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While not by rail, oil does move through Bemidji; Lakehead pipeline system carries millions of barrels daily

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news Bemidji, 56619
Bemidji Minnesota P.O. Box 455 56619

BEMIDJI — Two million barrels of crude oil go right past Bemidji every day — just not by rail.

When train cars carrying Bakken crude reach Grand Forks, N.D., they’re diverted south toward Fargo instead of following the BNSF track through Bemidji on to the Twin Ports. No oil trains go through Bemidji on a regular basis, according to MNDOT officials.

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Instead, a series of underground pipelines that run just south of the city roughly parallel to Highway 2 carry about 13 percent of all U.S. petroleum imports. Enbridge Energy LP’s Lakehead Pipeline System pumps crude oil originating in Canada and the Bakken oil fields in North Dakota through a terminal station in Clearbrook, Minn., to refineries in the Midwest and beyond. The average amount of oil pumped daily through Lakehead is about 2.5 times the total daily amount shipped by rail from the Williston Basin, which includes oil in parts of North Dakota, South Dakota and Montana. The planned Sandpiper line will add still 225,000 more barrels a day to the Lakehead system.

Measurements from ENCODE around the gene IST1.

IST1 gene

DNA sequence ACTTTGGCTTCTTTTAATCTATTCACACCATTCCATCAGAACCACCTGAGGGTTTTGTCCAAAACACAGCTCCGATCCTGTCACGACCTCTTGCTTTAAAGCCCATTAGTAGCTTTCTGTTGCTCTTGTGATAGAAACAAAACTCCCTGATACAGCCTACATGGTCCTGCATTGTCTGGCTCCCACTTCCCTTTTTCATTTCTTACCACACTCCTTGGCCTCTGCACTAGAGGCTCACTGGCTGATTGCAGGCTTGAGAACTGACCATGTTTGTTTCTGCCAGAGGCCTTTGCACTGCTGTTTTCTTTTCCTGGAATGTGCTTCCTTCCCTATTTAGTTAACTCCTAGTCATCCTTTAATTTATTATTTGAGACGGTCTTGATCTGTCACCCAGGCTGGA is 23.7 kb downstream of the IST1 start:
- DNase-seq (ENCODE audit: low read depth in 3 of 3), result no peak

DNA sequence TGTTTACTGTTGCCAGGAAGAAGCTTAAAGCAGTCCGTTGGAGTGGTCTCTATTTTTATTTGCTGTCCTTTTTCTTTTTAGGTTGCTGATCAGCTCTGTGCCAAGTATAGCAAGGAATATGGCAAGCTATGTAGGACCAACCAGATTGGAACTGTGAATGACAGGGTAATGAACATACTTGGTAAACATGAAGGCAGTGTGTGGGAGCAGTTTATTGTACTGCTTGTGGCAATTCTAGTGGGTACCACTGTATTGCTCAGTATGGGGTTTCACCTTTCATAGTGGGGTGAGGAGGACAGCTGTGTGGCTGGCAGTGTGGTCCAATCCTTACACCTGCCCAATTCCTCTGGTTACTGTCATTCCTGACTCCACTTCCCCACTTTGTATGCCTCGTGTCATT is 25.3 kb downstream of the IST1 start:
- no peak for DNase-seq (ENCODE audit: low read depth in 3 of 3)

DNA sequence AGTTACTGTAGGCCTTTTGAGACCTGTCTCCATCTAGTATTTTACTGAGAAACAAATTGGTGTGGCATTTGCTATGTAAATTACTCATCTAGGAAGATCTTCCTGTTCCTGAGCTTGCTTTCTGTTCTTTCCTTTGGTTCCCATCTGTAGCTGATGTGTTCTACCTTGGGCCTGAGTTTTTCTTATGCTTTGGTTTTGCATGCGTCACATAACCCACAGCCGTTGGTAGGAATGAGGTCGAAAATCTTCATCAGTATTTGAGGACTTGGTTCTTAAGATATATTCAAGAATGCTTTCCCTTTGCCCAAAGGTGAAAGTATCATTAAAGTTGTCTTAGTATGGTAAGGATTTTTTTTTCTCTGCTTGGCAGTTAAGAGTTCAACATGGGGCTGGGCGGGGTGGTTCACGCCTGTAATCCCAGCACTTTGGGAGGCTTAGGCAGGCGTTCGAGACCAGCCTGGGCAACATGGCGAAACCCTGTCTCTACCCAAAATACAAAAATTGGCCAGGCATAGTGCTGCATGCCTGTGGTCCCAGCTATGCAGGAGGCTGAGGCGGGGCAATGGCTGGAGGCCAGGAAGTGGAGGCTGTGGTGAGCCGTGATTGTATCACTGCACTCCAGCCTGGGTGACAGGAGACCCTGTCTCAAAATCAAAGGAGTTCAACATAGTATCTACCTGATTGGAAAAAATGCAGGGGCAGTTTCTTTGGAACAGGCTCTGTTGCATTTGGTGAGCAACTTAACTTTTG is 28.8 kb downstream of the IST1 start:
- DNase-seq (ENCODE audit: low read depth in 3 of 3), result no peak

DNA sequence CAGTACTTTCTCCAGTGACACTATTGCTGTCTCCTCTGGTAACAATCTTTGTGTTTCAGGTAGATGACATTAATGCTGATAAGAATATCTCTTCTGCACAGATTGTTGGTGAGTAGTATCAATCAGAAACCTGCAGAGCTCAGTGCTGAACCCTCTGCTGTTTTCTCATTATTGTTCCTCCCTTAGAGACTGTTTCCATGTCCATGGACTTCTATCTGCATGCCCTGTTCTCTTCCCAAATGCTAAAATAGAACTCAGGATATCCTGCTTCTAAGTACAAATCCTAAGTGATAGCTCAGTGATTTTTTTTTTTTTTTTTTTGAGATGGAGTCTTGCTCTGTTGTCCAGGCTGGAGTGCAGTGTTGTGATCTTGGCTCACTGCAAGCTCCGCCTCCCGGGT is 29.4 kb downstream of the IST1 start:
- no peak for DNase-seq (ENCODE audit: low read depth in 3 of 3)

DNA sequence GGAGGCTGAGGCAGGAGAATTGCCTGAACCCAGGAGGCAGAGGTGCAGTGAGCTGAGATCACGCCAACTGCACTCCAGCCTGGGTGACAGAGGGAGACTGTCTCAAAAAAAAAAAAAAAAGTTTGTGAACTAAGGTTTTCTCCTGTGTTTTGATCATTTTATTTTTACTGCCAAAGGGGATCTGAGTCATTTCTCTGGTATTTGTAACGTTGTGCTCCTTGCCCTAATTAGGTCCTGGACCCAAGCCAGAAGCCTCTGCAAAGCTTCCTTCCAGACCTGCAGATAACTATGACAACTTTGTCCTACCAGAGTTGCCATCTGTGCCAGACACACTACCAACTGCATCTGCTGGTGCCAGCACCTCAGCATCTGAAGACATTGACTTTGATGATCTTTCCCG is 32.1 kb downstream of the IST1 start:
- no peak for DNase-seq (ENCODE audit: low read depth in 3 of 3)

The first pipeline in the system was completed in 1950. In the region that includes the stretch of pipelines and pump stations from Clearbrook to Superior, Wis., Enbridge employs more than 600 people for regular operations and project work. Enbridge Energy LP is a subsidiary of Canadian company Enbridge Inc., which employs 10,000 people in Canada and the U.S.

Enbridge Inc.’s entire liquids pipeline system contributed $726 million in earnings to the company’s overall bottom line in 2012.

Spills, fires

A 2007 pipeline fire near the Clearbrook pump station killed two workers and resulted in Enbridge paying a $2.4 million fine.

There have been at least three pipeline ruptures near Bemidji: two minor leaks in 1998 and 2006 and one massive spill in 1979 near Pinewood that released more than 10,00 barrels of crude oil. The spill was so unique that rather than clean all of it up Enbridge, the Minnesota Pollution Control Agency and the U.S. Geological Survey left about 25 percent remaining in the soil so it could be studied. To this day, the “National Crude Oil Spill Fate and Natural Attenuation Research Site” attracts research efforts from across the country from those hoping to learn more about oil retention in soil. Enbridge provides funds for the research.

More recent ruptures on the Lakehead system include a 2012 line break near Grand March, Wis., that spilled an estimated 1,200 barrels of crude oil and a 2010 spill in Marshall, Mich. that put approximately 1 million gallons of oil into Talmadge Creek and contaminated up to 38 miles of the Kalamazoo River. The spill prompted U.S. Sen. Al Franken, D-Minn., to call for a federal investigation of the incident and of Enbridge. Twenty-four safety violations were found by the Pipeline and Hazardous Materials Safety Administration, a branch of the U.S. Department of Transportation. PHMSA stuck Enbridge with a $3.7 million dollar fine, the largest it’s ever issued for pipeline safety violations. Since those two ruptures, Enbridge has spent more than $14 million in changes and repairs to the system itself and $7.26 million to change its operating procedures and testing.

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